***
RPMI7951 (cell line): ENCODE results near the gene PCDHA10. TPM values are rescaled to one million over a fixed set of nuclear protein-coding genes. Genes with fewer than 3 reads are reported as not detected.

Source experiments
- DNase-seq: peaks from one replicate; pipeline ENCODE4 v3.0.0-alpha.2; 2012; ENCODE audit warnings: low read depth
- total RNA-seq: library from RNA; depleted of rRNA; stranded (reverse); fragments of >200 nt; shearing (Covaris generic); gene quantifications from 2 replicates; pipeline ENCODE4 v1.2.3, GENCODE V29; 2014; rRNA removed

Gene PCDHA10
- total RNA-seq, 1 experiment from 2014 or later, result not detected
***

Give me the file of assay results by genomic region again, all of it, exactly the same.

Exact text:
RPMI7951 (cell line): ENCODE results near the gene PCDHA10. TPM values are rescaled to one million over a fixed set of nuclear protein-coding genes. Genes with fewer than 3 reads are reported as not detected.

Source experiments
- DNase-seq: peaks from one replicate; pipeline ENCODE4 v3.0.0-alpha.2; 2012; ENCODE audit warnings: low read depth
- total RNA-seq: library from RNA; depleted of rRNA; stranded (reverse); fragments of >200 nt; shearing (Covaris generic); gene quantifications from 2 replicates; pipeline ENCODE4 v1.2.3, GENCODE V29; 2014; rRNA removed

Gene PCDHA10
- total RNA-seq, 1 experiment from 2014 or later, result not detected